Sunday, June 22, 2008

Good News from Iraq (Roundup)

Some news and stories from Iraq you may not have picked up from your daily news ...

  • One hundred insurgents detained in Baghdad during past week, by Bill Murray. The Long War Journal:
    BAGHDAD, IRAQ: Iraqi and Coalition forces in and around Baghdad captured more than 100 insurgents and defused 147 improved explosive devices during the past week as part of continued security operations, according to Iraqi and Coalition spokesmen. One insurgent was killed, six kidnap victims liberated and about 700 kilograms of TNT discovered during security sweeps in the past seven days, said Iraqi Army spokesman Major General Qassim Atta during a press conference in Baghdad today.

    The current security plan, called Fardh al-Qanoon, or `Enforcing the Law,’ has been in place since early 2007, when U.S. planners began implementing a U.S. troop surge and divided Baghdad into separate security districts. Iraq forces now lead operations in all three of Iraq’s major cities, Baghdad, Basrah and Mosul and are operating in Amarah, where the Iraqi Army is currently battle elements of the Mahdi Army, said U.S. Rear Admiral Patrick Driscoll at the same press conference.

    "So far in Amarah, there has been little resistance to the extension of the rule of law," Driscoll said. "There are still foreign terrorists who want to reconstitute their forces. Elements of Al-Qaeda and Iranian-supported Special Groups are still in Baghdad, but they are under pressure" ...

  • Ramadi Citizens Continue to Sign Up to Defend Their City, by Lance Cpl. Casey Jones. Iraq's Inconvenient Truth June 22, 2008:
    Over the last two years, Ramadi has seen a dramatic in the number of policemen as the city progressively moves toward the final steps in becoming fully independent.

    In 2006, there were very few police in Ramadi when violence engulfed the city, the citizens lived in fear, and al-Qaida had a firm grip on the region.

    In the first two weeks of 2007, the city experienced an unexpected surge of applicants seeking to join the force. During that two-week span, more than 1,000 applicants sought law enforcement jobs in Ramadi, according to Army Maj. Thomas Shoffner, operations officer for the 1st Brigade, 1st Armored Division. The turning point for the boost in applicants was the murder of a well-known sheik in August 2006. The murderers hid his body for 3 days denying his family the right to bury him in accordance with Islamic tradition. After the killing, tribal leaders could not tolerate al Qaeda’s lawlessness and violence throughout their land and formed an alliance against the terrorist network called, Sahawa al-Anbar, or the “Awakening Council.”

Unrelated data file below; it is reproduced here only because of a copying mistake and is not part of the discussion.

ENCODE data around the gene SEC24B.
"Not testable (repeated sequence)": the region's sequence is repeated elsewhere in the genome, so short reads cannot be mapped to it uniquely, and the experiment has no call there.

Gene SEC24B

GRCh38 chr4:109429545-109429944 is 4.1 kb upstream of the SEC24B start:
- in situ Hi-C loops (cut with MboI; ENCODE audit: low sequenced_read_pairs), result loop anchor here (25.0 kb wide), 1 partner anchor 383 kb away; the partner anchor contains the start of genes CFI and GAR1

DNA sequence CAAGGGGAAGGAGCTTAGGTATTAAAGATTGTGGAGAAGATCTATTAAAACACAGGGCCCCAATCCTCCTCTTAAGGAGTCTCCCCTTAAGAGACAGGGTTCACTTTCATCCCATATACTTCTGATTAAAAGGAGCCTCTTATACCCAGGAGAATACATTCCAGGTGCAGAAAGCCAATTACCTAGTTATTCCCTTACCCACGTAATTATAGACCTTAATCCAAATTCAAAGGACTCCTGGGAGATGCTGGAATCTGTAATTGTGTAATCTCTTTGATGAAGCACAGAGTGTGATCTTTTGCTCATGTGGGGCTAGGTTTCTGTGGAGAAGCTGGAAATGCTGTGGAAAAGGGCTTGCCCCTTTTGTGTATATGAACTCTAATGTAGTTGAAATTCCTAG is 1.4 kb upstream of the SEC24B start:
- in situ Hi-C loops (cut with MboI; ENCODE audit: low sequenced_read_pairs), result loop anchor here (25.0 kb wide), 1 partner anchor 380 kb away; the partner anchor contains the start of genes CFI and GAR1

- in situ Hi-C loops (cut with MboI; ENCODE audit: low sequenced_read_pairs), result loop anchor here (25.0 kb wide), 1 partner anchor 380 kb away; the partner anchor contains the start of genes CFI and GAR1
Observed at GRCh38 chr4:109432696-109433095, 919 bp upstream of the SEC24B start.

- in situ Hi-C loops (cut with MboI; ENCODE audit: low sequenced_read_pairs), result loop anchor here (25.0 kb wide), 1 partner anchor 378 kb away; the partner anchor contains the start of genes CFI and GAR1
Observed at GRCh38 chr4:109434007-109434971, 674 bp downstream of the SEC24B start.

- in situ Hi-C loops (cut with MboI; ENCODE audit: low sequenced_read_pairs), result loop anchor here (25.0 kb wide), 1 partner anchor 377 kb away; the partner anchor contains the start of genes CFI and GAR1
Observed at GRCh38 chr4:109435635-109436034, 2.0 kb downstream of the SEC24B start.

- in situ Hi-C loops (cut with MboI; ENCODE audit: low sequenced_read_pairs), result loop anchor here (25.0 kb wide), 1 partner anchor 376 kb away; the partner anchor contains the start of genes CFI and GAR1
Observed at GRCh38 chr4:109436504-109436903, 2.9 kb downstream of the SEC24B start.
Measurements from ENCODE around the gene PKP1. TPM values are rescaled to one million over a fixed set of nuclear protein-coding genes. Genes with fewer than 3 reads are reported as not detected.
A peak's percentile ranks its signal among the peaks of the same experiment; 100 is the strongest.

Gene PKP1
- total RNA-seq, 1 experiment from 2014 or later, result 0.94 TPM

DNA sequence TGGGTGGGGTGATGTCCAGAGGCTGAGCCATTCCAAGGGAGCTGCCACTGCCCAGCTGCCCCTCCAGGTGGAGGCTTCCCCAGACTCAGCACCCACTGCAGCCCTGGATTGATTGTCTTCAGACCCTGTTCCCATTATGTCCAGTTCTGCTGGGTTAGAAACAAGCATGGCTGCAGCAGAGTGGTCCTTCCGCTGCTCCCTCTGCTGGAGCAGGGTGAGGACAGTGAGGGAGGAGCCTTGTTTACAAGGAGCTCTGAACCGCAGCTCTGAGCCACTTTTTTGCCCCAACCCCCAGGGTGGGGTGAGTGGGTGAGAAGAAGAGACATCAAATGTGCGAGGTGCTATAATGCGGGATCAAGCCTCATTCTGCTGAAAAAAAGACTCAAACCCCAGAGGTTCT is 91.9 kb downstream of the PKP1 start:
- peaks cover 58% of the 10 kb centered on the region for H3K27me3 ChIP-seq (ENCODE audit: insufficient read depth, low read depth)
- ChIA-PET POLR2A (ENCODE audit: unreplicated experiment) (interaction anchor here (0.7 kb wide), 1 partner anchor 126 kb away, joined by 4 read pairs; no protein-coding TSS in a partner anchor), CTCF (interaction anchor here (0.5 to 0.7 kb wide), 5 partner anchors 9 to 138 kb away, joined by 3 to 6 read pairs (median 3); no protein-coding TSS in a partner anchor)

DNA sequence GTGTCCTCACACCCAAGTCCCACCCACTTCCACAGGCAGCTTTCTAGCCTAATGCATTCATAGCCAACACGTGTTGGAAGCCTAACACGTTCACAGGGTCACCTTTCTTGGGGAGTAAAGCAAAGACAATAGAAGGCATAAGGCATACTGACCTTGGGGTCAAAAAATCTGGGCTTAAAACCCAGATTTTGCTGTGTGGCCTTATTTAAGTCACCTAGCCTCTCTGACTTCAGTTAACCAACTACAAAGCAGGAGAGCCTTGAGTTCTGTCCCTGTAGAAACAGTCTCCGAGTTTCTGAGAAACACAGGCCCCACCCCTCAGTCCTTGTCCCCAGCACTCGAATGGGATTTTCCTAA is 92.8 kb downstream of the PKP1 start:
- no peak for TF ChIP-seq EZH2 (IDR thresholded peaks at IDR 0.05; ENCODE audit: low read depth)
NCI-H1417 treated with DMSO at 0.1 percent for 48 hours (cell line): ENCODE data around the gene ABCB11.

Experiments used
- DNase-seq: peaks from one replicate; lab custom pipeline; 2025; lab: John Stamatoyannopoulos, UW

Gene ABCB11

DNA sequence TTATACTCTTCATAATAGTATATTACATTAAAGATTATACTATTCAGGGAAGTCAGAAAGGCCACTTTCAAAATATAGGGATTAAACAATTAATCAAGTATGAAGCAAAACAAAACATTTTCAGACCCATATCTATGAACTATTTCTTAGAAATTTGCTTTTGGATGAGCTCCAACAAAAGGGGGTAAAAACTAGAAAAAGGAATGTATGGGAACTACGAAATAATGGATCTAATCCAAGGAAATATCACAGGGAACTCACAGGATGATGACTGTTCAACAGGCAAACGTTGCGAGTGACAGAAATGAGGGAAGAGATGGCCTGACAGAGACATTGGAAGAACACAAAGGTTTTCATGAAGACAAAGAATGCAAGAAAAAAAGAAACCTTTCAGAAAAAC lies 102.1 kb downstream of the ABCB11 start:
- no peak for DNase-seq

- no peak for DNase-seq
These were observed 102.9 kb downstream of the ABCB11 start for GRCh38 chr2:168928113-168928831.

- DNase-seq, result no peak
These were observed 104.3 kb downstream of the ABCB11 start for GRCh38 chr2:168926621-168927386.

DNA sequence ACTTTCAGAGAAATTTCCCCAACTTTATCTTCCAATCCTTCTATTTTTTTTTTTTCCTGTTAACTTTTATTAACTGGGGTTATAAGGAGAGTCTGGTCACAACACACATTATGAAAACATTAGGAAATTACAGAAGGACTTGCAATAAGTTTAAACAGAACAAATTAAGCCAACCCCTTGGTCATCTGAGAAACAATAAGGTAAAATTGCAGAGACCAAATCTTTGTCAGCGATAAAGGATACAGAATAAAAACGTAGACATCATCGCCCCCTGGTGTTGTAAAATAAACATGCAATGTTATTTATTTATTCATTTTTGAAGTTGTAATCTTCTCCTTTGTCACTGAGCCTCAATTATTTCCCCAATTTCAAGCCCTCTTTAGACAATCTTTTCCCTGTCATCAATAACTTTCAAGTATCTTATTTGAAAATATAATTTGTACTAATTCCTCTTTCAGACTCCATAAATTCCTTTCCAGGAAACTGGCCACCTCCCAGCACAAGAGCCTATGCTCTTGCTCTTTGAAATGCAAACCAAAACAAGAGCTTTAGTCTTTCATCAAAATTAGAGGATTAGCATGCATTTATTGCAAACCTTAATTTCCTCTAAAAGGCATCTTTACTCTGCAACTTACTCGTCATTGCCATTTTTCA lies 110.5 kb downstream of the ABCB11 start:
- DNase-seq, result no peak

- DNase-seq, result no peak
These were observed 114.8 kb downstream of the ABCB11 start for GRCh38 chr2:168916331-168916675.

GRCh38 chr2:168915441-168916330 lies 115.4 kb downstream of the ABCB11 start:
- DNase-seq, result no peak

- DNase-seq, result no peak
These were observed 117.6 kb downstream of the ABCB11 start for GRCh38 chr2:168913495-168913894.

• Marines Turn Over Outpost to Iraqi Army May 31, 2008:
    It’s a trend seen more and more frequently around al-Anbar province; Marines packing up their gear and returning their positions to the Iraqi Security Forces (ISF) so they can continue providing protection and security to the Iraqi citizens....
  • Improved Iraqi Forces Contribute to Four-Year Violence Low May 30, 2008:
    BAGHDAD — Last week, Iraq experienced the lowest level of “security incidents” since March 2004, a reduction that military officials attribute in part to improvements in Iraqi security forces.

    “The collective efforts … to increase the capacity of the Iraqi security forces is a key part of the reason why we saw last week the lowest level of security incidents in Iraq the past four years,” Army Maj. Gen. Kevin Bergner, a Multinational Force Iraq spokesman, said May 28 during a news conference in Baghdad.

    “It is also why we are seeing Iraqi citizens increasingly supporting their security forces by calling in tips on criminal activity and illegal weapons,” Bergner continued. “And it is why we are seeing the Iraqi security forces conducting effective operations in Basra, Mosul and Baghdad to enforce the rule of law.”

  • Democracy Takes Root in Arab Jabour , by y Sgt. David Turner. May 18, 2008 (Multi National Force Iraq):
    FORWARD OPERATING BASE KALSU — “Democracy is a new thing in Iraq,” said Sadi Kalif, the newly elected chairman of the South Rasheed Community Council. “When Saddam was in power, there were no elections. They just pointed to a person and said ‘You are in charge’.”

    After years of war and terrorist activity from insurgents and al-Qaeda in Iraq, the citizens of this area south of Baghdad are learning to trust the path of democracy. They are also discovering the process begins not at the top, but in their own neighborhoods.

    Members of the South Rasheed Community Council met in Bejiya May 14, where they elected their new chairman and met with Coalition and Iraqi forces. Soldiers of the 1st Battalion, 30th Infantry Regiment, 2nd Brigade Combat Team, 3rd Infantry Division, responsible for the area for the past year, introduced the council to the incoming Iraqi Army commander.

    Leaders on all sides acknowledged that progress in the area is only possible while strong security forces are in place.

    “Al-Qaeda occupied this area for three years,” Kalif said. “It was like the Dark Ages … We had two previous elections, but nobody showed up because of al-Qaeda. If someone participated in the elections, they might get killed.”

Thursday, June 19, 2008

Bishop Hollis: "Light of faith is alive in Iraq, despite persecution by Muslim extremists"

Despite tribulations, the light of faith is alive in Iraqi Christians, British bishop says Catholic News Agency. June 19, 2008: